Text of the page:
US court scraps limits on fracturing oversight
Washington, 21 September (Argus) — An appeals court today threw out a 2016 ruling that had blocked the US Interior Department from enforcing first-time hydraulic fracturing regulations on millions of acres of federal and tribal land.
The 10th US Circuit Court of Appeals reached its decision after finding industry and state challenges to the regulations had become moot, now that President Donald Trump' administration has proposed to rescind them entirely. The disputed issues in the case had become a "moving target" that were not ready for legal challenges, the court found.
The decision marks a major victory for environmentalists, who said that keeping the 2016 ruling intact would have stripped the government's authority from regulating fracturing. Sierra Club staff attorney Nathan Matthews said the decision would reinstate regulations that were developed under former president Barack Obama but never came into force.
Even though the Trump administration proposed rescinding the fracturing regulations, it is still taking comment and will be unable to finalize a full repeal for weeks or months.
Interior did not immediately respond for comment.
The regulations were developed in response to concerns that some oil and gas companies were not taking sufficient steps to protect water resources when using fracturing to stimulate their wells. Interior set minimum standards for construction, wastewater storage and fracturing chemical disclosure that were supposed to apply starting in June 2015.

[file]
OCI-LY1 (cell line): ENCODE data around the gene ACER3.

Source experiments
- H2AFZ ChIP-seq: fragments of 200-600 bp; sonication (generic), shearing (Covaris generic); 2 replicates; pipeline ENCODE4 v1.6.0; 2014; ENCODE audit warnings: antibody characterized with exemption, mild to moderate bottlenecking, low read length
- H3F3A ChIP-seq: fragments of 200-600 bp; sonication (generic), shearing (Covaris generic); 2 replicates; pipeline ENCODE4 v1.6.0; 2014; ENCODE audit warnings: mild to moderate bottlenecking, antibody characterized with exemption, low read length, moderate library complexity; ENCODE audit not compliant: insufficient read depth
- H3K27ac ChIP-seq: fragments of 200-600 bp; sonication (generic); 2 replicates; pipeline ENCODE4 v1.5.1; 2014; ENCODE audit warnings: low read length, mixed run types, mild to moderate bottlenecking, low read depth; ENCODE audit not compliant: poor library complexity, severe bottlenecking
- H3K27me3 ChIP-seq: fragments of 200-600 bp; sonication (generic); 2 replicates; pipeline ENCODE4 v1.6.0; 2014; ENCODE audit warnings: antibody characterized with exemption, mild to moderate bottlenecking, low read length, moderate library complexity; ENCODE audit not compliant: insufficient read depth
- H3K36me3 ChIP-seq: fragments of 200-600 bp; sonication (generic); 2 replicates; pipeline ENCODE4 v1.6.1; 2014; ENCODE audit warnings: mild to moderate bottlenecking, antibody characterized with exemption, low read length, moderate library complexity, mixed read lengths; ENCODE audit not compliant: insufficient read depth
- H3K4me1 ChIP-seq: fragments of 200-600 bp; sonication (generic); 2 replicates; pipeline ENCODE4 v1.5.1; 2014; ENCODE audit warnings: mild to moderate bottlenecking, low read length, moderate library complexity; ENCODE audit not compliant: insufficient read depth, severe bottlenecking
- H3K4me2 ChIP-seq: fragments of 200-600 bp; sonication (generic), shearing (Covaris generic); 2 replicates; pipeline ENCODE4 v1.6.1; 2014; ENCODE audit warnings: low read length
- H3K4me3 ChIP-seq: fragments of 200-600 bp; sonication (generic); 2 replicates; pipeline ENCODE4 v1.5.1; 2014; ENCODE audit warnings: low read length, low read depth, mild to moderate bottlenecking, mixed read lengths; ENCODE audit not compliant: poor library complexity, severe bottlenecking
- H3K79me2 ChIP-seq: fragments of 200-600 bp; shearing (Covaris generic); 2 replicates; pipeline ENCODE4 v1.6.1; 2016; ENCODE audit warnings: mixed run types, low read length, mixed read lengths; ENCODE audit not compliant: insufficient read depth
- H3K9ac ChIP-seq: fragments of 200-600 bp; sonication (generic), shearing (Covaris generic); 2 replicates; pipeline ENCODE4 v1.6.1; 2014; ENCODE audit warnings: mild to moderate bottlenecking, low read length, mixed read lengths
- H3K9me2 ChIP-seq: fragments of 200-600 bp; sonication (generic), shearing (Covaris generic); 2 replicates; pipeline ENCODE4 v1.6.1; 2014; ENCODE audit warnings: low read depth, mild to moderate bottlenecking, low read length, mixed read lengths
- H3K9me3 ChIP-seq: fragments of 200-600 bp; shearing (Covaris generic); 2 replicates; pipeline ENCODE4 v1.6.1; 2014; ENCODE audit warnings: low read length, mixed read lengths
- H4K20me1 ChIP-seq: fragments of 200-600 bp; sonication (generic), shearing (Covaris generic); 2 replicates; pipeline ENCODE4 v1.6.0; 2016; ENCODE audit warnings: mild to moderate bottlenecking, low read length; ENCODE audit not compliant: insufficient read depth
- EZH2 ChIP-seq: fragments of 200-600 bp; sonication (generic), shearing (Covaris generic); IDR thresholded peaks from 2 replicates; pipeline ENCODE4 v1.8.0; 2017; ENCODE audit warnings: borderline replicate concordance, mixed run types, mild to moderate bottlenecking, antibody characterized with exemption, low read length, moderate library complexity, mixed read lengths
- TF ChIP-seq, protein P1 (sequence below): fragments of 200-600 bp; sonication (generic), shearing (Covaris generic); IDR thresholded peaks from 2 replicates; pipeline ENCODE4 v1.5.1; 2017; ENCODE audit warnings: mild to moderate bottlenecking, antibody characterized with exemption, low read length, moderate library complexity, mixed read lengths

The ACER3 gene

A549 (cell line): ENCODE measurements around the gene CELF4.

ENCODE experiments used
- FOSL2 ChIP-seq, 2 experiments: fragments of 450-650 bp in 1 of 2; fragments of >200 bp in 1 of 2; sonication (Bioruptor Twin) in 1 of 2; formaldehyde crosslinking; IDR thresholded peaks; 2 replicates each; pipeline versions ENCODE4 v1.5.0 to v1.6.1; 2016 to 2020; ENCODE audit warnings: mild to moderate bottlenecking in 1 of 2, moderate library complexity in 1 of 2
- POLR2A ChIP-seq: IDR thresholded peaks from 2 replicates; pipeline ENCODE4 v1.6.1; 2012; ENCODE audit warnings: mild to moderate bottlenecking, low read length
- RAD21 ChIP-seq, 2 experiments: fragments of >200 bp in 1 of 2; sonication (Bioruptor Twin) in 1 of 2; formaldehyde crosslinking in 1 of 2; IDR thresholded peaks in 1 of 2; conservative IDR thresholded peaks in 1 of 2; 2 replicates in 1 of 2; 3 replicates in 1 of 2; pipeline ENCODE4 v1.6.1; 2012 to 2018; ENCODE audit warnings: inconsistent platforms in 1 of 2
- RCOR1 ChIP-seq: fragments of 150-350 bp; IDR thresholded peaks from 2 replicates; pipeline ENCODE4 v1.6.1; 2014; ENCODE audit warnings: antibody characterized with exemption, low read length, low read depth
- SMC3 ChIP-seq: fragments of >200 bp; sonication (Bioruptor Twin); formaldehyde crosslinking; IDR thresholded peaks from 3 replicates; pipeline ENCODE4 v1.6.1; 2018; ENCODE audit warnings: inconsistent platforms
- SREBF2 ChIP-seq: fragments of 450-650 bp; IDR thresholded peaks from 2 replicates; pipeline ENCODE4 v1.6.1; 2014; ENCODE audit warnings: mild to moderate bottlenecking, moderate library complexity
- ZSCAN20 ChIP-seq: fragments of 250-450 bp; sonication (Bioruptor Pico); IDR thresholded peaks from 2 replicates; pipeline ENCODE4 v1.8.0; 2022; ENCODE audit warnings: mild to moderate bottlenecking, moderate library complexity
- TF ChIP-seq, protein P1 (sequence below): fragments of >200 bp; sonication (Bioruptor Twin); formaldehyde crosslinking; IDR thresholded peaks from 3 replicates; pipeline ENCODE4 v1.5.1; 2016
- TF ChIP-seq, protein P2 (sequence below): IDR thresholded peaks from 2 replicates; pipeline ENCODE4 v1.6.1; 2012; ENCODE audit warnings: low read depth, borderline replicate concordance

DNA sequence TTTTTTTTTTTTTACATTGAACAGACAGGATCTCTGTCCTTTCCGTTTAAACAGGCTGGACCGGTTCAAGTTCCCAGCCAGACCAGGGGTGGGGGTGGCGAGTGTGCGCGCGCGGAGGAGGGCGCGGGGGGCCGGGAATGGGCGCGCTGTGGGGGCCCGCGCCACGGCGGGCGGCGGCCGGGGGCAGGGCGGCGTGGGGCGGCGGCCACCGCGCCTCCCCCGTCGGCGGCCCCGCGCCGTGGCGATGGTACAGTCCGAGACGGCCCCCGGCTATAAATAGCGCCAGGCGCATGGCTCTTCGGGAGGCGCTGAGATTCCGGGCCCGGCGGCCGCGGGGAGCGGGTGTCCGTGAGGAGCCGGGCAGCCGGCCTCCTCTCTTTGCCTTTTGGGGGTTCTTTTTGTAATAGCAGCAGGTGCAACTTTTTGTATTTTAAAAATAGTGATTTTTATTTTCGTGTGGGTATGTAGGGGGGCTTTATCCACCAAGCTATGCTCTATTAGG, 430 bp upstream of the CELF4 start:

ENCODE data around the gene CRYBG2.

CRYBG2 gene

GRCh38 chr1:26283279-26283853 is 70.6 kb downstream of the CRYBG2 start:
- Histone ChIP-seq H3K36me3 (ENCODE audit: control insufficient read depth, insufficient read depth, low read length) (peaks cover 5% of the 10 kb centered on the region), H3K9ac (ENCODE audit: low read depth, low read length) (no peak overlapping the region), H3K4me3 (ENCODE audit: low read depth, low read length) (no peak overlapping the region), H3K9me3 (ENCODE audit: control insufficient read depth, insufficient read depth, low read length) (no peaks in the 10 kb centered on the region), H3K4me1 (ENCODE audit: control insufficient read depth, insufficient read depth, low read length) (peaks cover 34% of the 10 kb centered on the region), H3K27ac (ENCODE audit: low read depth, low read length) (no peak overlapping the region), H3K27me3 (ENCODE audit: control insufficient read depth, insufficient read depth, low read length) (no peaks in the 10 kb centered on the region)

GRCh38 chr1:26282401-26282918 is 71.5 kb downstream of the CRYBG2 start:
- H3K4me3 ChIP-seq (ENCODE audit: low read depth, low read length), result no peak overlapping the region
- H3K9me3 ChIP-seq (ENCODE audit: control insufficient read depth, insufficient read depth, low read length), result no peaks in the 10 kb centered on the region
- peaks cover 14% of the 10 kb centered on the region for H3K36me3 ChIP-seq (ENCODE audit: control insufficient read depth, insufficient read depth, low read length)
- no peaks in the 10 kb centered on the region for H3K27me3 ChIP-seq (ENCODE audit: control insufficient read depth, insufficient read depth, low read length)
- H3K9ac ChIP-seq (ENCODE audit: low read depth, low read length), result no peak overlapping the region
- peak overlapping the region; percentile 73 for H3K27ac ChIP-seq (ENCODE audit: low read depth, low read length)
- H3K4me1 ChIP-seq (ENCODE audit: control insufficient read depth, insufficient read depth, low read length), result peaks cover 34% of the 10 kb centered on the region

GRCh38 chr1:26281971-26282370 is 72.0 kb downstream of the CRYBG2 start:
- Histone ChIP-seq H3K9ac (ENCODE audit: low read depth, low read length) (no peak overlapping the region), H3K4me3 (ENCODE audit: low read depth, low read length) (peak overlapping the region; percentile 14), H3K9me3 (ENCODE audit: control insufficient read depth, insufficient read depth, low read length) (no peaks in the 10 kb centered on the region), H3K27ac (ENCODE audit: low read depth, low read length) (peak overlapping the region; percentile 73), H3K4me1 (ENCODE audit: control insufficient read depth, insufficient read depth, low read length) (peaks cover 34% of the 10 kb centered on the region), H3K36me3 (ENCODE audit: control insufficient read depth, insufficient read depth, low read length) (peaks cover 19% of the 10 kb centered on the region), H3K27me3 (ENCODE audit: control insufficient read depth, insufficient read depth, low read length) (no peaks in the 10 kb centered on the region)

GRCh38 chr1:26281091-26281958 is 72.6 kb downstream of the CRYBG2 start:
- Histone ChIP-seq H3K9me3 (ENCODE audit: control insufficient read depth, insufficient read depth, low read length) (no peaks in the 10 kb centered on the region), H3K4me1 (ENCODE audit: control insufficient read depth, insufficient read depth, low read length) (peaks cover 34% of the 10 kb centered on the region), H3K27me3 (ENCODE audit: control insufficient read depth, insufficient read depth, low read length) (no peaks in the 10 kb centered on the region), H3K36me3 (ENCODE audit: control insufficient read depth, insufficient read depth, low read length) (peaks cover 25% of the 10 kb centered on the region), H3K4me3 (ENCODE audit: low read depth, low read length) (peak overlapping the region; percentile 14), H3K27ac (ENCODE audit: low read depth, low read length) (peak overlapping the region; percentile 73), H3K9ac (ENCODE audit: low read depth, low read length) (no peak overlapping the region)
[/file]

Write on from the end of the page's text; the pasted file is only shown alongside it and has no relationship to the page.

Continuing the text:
But district court judge Scott Skavdahl issued a preliminary injunction putting the regulations on hold days before the enforcement deadline, in response to a lawsuit from oil industry groups and states. The next year he threw out the regulations because he said the US Congress had never given Interior the authority to regulate fracturing on federal lands. The Obama administration and environmentalists appealed that decision.
Interior began to reconsider the fracturing rule after Trump took office. The agency proposed to rescind it entirely on 25 July and will accept public comments through 25 September.
The 10th Circuit, in its ruling, did not address the merits of the case. But it said dismissing that appeal was appropriate because of the "uncertain future" of the regulations. Scrapping the district court ruling was also appropriate, it said, to prevent it from causing further legal consequences.